By Mannix Porterfield
No one opposed Delegate Margaret Staggers’ motorcycle safety bill Wednesday, one that allows bikers to install auxiliary lights as a means of making them more visible at night.
No one inside the House chamber, that is.
Out in the rotunda, a leading motorcycle advocate, Ray Carey, registered opposition to HB2477, saying it is flawed since it limits riders to only two colors — white and amber.
“You can’t use any other colors,” said Carey, a 39-year veteran motorcyclist living in Point Pleasant.
“A lot of people have purple, green, red or blue. Most people don’t use them going down the road. They use them for display purposes to get a glow off the motor and chrome area.”
Carey is chairman of the West Virginia Confederation of Clubs and is a constant presence at the Capitol during legislative sessions, working in the past on failed attempts to liberalize the helmet law so that the use of such headgear would be optional.
“There’s nothing wrong with white or amber,” he said.
“But the bill just doesn’t include any other colors. So, it’s going to cost a lot for several businesses, specifically ones that do nothing but put those lights on the bikes.”
One firm he has in mind does nothing but install such lighting.
“He’s not going to sell enough of those two colors to keep him in business,” he said.
Carey said it appears the legislation was copied from other states.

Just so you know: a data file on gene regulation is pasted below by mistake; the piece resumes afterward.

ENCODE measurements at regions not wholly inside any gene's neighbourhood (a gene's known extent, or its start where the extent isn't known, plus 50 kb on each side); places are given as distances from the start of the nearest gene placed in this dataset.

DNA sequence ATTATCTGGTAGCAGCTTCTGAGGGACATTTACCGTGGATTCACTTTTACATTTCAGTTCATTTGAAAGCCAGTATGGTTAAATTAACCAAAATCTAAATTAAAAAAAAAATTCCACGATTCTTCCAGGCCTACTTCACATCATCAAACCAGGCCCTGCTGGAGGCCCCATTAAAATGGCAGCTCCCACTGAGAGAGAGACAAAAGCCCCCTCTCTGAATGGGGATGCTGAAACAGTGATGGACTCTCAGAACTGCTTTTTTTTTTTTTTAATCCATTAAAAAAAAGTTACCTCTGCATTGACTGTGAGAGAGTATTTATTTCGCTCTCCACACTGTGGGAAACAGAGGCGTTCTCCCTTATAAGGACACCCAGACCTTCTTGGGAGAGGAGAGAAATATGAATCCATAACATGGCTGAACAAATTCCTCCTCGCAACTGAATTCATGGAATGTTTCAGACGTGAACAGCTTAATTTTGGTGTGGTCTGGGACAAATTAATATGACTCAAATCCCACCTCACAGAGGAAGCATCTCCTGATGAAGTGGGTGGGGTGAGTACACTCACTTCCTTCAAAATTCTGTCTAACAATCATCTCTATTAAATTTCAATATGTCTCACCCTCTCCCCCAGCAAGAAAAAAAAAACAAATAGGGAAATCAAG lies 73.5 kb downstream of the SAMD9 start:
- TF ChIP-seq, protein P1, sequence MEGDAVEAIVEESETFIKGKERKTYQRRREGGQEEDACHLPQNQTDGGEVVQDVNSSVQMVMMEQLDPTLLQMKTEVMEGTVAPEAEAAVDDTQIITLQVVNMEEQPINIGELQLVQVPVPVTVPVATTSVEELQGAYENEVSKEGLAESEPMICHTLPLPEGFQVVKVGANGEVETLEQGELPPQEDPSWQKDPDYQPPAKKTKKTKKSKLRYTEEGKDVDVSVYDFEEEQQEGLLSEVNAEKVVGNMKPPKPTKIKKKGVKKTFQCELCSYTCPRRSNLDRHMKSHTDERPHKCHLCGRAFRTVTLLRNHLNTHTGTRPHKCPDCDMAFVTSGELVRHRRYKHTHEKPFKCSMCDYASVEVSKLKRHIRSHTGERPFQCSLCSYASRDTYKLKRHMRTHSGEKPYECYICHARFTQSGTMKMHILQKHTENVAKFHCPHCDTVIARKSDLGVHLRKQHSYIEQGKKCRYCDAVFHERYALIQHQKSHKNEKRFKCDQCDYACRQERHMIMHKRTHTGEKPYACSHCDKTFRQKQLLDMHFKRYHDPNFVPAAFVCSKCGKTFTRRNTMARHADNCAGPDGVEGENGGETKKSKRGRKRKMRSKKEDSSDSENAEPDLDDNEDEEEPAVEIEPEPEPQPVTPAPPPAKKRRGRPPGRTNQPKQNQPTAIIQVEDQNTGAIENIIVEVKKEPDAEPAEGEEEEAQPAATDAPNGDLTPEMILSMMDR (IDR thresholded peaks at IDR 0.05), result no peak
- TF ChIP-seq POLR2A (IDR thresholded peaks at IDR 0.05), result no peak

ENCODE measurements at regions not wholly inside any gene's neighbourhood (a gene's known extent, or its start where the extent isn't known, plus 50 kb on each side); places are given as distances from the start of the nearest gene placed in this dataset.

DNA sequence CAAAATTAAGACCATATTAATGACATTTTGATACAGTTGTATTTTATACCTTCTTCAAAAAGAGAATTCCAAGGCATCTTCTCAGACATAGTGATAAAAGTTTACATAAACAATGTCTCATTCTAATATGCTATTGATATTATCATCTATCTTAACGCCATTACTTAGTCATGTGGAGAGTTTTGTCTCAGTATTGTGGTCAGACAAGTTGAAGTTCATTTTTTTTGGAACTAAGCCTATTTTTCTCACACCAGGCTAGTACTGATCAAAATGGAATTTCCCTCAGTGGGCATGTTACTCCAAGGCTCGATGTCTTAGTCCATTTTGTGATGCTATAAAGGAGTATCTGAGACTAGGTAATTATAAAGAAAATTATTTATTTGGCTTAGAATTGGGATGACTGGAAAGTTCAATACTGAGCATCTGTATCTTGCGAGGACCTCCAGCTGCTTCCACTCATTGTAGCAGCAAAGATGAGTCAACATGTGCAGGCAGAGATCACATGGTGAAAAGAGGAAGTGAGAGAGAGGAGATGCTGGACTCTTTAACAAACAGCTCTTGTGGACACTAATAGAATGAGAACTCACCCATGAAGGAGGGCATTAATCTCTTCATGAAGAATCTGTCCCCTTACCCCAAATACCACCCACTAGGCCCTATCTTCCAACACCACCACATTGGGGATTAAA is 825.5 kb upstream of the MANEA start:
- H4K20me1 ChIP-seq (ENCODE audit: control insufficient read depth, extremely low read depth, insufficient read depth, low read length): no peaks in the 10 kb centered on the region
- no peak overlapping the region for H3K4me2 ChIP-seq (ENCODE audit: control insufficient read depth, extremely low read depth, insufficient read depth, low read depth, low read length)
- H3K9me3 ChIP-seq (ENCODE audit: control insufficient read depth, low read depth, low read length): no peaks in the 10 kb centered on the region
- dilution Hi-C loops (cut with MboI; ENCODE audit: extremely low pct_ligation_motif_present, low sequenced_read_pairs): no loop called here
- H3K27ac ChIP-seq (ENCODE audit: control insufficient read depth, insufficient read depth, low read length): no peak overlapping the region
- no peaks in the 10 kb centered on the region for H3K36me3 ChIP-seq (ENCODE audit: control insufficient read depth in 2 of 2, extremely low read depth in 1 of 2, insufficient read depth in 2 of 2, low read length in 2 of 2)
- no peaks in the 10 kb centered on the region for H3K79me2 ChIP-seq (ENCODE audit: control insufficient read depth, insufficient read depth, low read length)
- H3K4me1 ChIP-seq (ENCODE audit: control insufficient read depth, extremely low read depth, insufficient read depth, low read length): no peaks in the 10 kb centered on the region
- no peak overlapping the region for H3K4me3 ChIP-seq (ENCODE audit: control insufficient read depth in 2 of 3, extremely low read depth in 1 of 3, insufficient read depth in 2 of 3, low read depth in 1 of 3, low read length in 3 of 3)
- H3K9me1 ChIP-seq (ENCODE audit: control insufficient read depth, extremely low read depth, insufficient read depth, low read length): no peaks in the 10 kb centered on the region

“I think they’re misinformed about exactly what kind of lighting they’re doing,” he said.
“It’s not glow or pointing on the road. Some will blink on and off, but most don’t. It just kind of puts a glow on the motor area and the chrome area. That’s all they’re doing for display purposes. I think they’re misinformed on what they’re trying to accomplish here.”
Staggers, D-Fayette, who chairs the House Roads and Transportation Committee, said her intention was to make the highways safer for all, since some motorists might see a motorcycle headed toward them and confuse them with a vehicle minus one of its headlights.
Staggers said she ran the measure through her committee on behalf of Delegate John Overington, R-Berkeley, calling it a common sense-type bill.
The delegate pointed out that LED or regular lights to augment the motorcycles are permitted in other states, but riders are compelled to switch them off after crossing the West Virginia border.
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